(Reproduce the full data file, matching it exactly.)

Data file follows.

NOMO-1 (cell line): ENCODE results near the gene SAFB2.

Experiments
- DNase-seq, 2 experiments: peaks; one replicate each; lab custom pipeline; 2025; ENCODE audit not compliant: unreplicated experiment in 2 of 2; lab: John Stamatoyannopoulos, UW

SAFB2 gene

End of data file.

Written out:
NOMO-1 (cell line): ENCODE results near the gene SAFB2.

Experiments
- DNase-seq, 2 experiments: peaks; one replicate each; lab custom pipeline; 2025; ENCODE audit not compliant: unreplicated experiment in 2 of 2; lab: John Stamatoyannopoulos, UW

SAFB2 gene